by Teresa Polk, OCDS

During our social time at Sunday’s OCDS meeting, Anna mentioned to me that she has been very impacted by the recent Time Magazine article on Pope Benedict XVI and the sex abuse crisis.  I don’t have her e-mail address, so I wanted to send you links to some things in response to that article.  Time Magazine used to be a very serious and reputable news magazine.  Some people may not be aware of how much even our best newspapers and news magazines nowadays seek to be provocative rather than objective.

I put together a collection of links that may be of interest to others impacted by the articles in the New York Times and Time Magazine.  It is possibly more than anyone wanted, but I think it is important for all of us nowadays to have enough information to see such articles in the context of what the Church is actually doing about past sex abuse, and to realize how slanted and often inaccurate these articles are, although they come from publication that were formerly respected for their objectivity.

Also, if you think it would be appropriate, perhaps someone could discuss with Marie and Fr. Colm adding a prayer for priests to our OCDS meetings or setting aside some time during our upcoming retreat for Eucharistic Adoration in a spirit of reparation and purification over the Church’s history of sex abuse, as was requested by the prefect of the Congregation for the Clergy in 2008 (see below).

There is a Catholic Exchange article in response to the Time Magazine article here:

The Catholic World Report has an article on the Vatican’s response to the Irish sex abuse scandal:

The Catholic Sentinel has an article that provides the accurate numbers of sex abuse allegations for 2009, showing that as many as one-third were for instances 40 to 60 years ago, and most from the tragic years of 1970-1990, with only 6 cases worldwide actually reported to have occurred in 2009 itself.  Thus, while the past sex abuse was tragic, the Church has made great progress in fighting sex abuse over the past 20 years.  That progress is not being recognized by these provocative news articles of today:

Part of the Time article apparently took information from an earlier, discredited New York TImes article.  Kenneth Woodward, who was for years the religion editor of Newsweek, attacked the New York Times’ current lack of objectivity in a May 7 article in Commonweal:

Cardinal William Levada wrote a response to the New York Times’ accusations of the Holy Father concerning his decision not to defrock Fr. Murphy, the priest at the deaf school whose case is at the center of these articles.  He points out that this decision was only made when the Congregation for the Doctrine of the Faith learned that Fr. Murphy was dying.  The judicial vicar who was handling the trial did not learn of this decision until after Fr. Murphy died, so the decision to show leniency to a dying man did not actually affect the proceedings.  Here is a link to Cardinal Levada’s response:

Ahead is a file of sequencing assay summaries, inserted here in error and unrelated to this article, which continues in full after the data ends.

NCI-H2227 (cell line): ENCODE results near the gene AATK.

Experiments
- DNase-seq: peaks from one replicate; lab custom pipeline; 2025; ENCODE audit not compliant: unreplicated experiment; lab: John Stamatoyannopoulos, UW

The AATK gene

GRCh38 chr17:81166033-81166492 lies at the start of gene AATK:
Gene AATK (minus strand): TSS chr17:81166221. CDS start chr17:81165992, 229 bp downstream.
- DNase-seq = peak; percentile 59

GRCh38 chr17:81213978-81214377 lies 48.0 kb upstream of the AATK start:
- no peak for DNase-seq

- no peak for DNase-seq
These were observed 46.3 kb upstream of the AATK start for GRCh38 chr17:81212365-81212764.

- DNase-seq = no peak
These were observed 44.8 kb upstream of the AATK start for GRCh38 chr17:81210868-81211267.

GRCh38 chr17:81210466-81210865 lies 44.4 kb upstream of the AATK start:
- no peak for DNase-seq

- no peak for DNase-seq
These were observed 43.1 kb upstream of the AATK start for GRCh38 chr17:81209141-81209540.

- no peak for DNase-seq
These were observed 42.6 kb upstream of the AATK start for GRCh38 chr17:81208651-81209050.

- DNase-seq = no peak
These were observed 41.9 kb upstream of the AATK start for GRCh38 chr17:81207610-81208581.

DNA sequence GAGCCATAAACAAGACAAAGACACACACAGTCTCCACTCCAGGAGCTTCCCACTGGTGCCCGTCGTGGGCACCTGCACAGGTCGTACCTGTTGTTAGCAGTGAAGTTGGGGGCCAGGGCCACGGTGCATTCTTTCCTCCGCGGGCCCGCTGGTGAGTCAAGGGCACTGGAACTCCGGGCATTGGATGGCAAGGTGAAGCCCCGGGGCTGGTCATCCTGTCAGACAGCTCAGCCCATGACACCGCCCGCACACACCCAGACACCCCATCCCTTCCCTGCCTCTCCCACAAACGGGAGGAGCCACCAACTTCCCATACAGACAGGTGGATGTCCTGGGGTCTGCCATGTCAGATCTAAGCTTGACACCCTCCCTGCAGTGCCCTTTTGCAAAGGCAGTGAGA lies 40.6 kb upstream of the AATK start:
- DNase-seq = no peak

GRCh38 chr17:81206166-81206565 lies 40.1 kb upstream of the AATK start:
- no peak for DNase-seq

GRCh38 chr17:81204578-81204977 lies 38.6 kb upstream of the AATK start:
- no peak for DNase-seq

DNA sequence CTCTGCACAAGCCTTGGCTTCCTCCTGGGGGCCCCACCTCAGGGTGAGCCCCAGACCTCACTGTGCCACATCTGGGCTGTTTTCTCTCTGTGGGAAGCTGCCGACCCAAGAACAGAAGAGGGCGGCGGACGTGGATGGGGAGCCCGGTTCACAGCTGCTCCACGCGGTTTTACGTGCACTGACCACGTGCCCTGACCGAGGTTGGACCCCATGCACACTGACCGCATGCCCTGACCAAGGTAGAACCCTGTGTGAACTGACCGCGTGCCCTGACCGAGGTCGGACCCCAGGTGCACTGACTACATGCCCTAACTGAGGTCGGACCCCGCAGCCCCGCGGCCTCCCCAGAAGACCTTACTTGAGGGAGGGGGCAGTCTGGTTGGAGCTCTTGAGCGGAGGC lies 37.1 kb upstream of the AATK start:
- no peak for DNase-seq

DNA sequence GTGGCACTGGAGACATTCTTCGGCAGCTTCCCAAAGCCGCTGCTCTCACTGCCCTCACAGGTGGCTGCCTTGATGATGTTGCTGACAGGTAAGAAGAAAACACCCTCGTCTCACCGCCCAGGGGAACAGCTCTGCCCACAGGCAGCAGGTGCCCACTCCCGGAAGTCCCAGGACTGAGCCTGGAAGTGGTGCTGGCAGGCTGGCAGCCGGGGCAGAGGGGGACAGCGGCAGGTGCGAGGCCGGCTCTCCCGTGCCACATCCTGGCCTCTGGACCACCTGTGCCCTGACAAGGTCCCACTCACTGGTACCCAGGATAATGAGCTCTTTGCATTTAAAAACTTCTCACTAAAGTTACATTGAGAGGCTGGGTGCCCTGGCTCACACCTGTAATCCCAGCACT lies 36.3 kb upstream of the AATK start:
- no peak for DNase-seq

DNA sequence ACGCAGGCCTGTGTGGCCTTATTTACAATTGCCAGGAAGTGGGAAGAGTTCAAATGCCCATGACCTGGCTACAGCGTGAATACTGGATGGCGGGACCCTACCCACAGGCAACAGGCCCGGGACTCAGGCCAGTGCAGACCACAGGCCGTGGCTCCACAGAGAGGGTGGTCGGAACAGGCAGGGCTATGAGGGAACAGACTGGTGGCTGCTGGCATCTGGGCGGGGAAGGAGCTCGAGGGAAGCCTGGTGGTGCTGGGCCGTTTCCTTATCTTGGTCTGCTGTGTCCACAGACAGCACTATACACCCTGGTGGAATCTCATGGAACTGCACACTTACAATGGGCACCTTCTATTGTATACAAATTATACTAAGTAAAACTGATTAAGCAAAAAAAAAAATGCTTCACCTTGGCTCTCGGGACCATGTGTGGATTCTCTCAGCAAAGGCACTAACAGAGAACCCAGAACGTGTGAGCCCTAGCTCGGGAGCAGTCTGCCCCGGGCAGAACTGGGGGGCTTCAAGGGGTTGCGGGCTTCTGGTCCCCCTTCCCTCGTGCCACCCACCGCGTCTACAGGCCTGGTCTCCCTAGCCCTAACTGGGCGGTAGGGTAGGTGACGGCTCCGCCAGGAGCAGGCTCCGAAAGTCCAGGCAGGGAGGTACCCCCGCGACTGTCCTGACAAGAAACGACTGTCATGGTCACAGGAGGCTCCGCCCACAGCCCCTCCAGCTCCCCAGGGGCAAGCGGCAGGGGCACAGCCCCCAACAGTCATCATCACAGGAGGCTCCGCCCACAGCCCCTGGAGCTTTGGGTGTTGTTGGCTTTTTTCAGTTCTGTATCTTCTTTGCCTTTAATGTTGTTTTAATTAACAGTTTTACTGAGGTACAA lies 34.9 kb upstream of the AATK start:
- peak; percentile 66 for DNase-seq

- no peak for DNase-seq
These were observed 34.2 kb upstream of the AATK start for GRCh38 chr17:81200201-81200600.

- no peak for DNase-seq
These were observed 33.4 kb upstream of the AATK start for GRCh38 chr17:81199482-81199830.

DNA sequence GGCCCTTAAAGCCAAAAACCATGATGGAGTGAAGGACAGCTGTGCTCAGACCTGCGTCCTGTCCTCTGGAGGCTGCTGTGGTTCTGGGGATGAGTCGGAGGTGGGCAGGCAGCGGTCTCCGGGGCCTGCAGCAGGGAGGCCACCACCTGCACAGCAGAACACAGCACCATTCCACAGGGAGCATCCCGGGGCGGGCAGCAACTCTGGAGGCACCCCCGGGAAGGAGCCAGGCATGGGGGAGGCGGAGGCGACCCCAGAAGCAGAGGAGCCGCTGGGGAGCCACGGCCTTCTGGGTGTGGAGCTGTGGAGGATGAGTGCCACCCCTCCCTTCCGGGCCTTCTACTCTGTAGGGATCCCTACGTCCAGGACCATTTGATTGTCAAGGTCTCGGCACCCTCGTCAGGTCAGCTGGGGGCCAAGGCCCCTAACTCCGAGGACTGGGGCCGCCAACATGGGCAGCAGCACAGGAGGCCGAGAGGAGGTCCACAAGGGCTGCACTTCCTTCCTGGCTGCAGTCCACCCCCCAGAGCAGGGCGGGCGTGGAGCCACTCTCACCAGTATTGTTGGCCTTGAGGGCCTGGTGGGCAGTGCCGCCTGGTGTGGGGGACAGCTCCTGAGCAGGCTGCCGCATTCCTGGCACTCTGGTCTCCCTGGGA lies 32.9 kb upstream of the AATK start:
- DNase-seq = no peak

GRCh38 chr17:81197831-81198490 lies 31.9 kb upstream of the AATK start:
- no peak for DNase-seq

Anna suggested that the Church should have a day of prayer and penance over its history of sex abuse.  The Time Magazine article apparently implied, at least, that Pope Benedict and the Vatican have done little about it.  I mentioned to her that the Vatican previously called for Eucharistic Adoration worldwide to seek reparation for the sex abuse scandal, and that it received little response.  That call came from Cardinal Hummes, prefect of the Congregation for the Clergy, in January 2008.  He wanted to create groups of Catholics dedicated to Eucharistic adoration in prayer for priests in a spirit of reparation and purification.   I don’t think it was ever even fully translated into English, as far as I know.  He wanted to foster prayer for priests 24 hours per day, "so that from every corner of the earth, prayer of adoration, thanksgiving, praise, intercession and reparation is always rising to God: a ‘prayer without ceasing’ to bring about a sufficient number of holy vocations to the priesthood and, in addition, to  spiritually support, with a sort of spiritual motherhood, the many already called to the priesthood."  Here is a link to a Catholic News Service article about it:

This year, we have had a Year of Priests, which was to include a particular focus on the holiness and the role of Catholic priests.  Our parish has a relic of St. John Vianney, which perhaps I could bring to an OCDS meeting some time if there is an interest in this and if my priest will agree to allow it.  During much of this past year, a different family has taken it home each week and brought it back the following Sunday in order to focus the attention of individual families on the role of priests.  In his Letter inaugurating the Year of Priests, Pope Benedict spoke about the example of St. John Vianney of prayer, the sacrament of reconciliation, celibacy, and living his faith:

In his homily inaugurating the Year of Priests, Pope Benedict specifically spoke of the need for "constantly striving for holiness, as did Saint John Mary Vianney":